“More than anywhere else, Australia embraces a vast number of cuisines and eating out options – but we identify all these as ours, rather than seeing them as offering foreign food,” points out FI Foresight Managing Director Sissel Rosengren.
In fact Australians’ propensity to eat out is second highest in the world – only Singapore is higher among developed foodservice markets. And independent restaurants, cafés and eateries still make up the bulk of our volume dining – in contrast to the UK or US, where franchises and chains predominate across the café, QSR and middle range restaurant sectors.
Of course we have our QSR chains here, but at nothing like the levels which you’ll see in the UK or US. Therefore, trends which are identifiable over there don’t necessarily replicate themselves on our shores.
“We are simply not a chain market like in the UK and US,” Sissel emphasises. “In fact, our research shows most Australians really love the choice that independent foodservice outlets offer, and that’s where they want to eat.”
Sissel argues that our dining out culture has grown out of our immigration mix, which has brought us an eclectic range of different cuisines. “It’s all to do with the psyche of our nation and nothing to do with the size of the population or the economy,” she emphasises.
Currently there are around 16,000 restaurants in Australia, with only about 500 of those within a chain. The picture is similar in the café market – some 13,000 outlets of which 2,000 are part of a chain.
Not only are we a market that loves Independents, we’re also becoming more and more fond of casual dining. Fine dining currently accounts for only about three per cent of all restaurants in the country (not including cafés) and where we’re seeing growth is in the middle and lower end of the market – pubs, clubs and suburban restaurants.
“Australians have made eating out a lifestyle choice, and casual dining fits right into that,” Sissel explains. “We are currently seeing a surge in gastro-pub dining – which happened around 15-20 years ago in the UK. But that is the only area where the UK is ahead of us!”
In fact, those marketeers looking to compare Australia and New Zealand with similar markets shouldn’t make the mistake of looking to the UK or US, but instead look to Scandinavia. Australians’ attitude to dining out is similar to that of Norwegians and Swedes, whereas New Zealanders are similar to Danes.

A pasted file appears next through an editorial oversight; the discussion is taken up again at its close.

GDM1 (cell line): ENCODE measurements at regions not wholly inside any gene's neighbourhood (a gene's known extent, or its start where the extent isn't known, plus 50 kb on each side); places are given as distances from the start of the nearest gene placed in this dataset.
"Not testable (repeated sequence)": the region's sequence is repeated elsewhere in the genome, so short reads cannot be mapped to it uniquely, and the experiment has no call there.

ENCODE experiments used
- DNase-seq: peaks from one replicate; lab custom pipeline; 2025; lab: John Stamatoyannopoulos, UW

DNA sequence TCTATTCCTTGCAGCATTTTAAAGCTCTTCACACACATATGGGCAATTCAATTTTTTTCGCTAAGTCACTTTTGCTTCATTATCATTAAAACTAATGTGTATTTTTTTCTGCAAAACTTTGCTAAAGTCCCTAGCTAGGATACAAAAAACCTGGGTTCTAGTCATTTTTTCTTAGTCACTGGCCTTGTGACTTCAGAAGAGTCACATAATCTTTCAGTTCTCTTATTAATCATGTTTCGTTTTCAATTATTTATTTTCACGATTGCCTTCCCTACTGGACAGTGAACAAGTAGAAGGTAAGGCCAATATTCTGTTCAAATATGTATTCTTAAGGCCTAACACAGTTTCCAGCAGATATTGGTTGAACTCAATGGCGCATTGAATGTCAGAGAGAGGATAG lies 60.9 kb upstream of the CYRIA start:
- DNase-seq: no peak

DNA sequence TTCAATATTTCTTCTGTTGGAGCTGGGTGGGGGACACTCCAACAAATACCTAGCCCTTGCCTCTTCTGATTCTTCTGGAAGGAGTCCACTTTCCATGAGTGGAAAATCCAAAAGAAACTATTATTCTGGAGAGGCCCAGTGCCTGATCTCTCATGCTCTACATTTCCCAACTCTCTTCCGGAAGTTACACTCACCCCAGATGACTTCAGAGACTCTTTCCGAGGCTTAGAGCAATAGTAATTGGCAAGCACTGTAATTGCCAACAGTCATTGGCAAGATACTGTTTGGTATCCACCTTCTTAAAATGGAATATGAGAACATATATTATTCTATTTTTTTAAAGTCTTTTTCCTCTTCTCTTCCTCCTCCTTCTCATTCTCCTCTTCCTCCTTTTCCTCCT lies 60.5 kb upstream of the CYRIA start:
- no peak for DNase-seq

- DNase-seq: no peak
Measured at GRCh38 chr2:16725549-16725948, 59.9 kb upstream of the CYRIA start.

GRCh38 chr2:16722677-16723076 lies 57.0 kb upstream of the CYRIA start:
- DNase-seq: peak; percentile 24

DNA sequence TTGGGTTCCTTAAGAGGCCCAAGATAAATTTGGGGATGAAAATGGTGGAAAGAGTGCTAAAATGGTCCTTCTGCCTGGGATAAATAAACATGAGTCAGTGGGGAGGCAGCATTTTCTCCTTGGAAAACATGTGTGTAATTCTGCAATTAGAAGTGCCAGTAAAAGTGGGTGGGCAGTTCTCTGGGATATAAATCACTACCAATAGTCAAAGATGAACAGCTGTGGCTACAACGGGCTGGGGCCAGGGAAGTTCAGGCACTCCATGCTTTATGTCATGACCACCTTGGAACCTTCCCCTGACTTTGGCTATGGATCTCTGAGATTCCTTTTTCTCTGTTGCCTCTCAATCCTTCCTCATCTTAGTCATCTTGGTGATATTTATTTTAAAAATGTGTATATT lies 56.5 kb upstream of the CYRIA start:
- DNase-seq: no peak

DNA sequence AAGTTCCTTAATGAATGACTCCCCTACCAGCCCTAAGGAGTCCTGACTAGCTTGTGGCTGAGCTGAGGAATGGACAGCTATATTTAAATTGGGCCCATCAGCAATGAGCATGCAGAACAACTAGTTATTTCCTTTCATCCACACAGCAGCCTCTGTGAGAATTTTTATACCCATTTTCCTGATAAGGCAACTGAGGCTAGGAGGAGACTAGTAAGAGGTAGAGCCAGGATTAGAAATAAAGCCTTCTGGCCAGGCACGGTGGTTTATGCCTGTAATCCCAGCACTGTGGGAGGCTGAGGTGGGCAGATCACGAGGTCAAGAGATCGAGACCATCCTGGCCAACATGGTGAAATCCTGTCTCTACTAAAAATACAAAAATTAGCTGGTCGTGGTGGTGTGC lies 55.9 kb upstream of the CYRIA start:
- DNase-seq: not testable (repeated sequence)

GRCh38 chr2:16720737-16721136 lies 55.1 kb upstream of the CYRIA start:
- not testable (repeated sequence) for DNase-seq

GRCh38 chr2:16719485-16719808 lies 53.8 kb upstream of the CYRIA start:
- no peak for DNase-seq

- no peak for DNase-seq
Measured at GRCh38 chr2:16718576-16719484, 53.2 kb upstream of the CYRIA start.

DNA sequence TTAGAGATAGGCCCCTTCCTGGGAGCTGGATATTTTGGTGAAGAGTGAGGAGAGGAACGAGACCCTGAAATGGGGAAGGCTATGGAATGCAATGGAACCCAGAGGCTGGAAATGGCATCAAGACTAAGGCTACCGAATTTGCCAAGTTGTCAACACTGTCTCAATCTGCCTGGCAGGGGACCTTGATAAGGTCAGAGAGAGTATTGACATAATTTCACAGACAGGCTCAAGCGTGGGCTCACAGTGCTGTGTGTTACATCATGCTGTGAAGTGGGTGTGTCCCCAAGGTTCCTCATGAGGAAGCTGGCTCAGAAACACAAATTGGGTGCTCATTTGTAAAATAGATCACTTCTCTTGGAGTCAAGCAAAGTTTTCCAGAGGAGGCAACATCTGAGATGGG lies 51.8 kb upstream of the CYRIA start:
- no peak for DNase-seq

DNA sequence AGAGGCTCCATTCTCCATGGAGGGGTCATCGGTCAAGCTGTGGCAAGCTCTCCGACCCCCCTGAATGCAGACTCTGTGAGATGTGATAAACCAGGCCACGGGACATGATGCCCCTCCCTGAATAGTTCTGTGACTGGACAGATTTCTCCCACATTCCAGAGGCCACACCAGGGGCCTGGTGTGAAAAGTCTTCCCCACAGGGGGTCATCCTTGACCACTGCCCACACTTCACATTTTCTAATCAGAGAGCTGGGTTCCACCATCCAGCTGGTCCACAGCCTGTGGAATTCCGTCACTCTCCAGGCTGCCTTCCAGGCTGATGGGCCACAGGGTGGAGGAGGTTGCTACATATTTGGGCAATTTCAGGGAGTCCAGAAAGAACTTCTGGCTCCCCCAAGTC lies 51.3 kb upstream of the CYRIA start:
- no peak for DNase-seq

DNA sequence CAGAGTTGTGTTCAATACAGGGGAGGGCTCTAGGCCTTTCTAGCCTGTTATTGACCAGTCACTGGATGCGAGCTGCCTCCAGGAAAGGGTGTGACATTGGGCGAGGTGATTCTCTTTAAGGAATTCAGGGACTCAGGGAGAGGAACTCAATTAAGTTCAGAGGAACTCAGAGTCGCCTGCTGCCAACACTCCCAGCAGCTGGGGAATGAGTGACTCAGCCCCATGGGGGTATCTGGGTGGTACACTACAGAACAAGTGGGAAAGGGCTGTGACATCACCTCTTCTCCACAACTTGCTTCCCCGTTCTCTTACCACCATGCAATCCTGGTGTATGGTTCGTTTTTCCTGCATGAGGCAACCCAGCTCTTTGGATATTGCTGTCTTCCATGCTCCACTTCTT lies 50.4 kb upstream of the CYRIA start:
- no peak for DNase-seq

“You can see these similarities especially in the way consumers react when times get tough,” Sissel explains. “When you examine behaviours during times of low business and consumer confidence – such as recessions or the Global Financial Crisis – the Danes and the New Zealanders will bed themselves down and eat at home rather than going out. But eating out is such a part of the lifestyle for Aussies, Norwegians and Swedes that they’re not prepared to do without – they’ll simply trade down in their choice of outlets and watch their spending.”
This explains the upsurge in patronage of Australia’s QSR chains observable in the aftermath of the GFC in 2009-10. “That was the trade-down effect at work,” Sissel points out. “What happened was diners tightened their belts and looked at how they could still take their families out for an affordable meal, and the big winners were the clubs and QSRs who benefited from this upswing in trade.”
Six years on and that particular trend has plateaued. Competition in the dining out sector is stronger than ever and diners are expecting sophisticated food from their casual dining outlets.
“We do have a great appreciation of good food in Australia, thanks to the fact that we have such a strong variety,” Sissel says. “What we’re seeing at the moment is a resurgence of comfort foods, as outlets struggle to differentiate themselves from their competition. So the focus is on offering something unique and special – not just in the menu, but also the atmosphere and service. Australian consumers are increasingly sophisticated and they expect the full package.”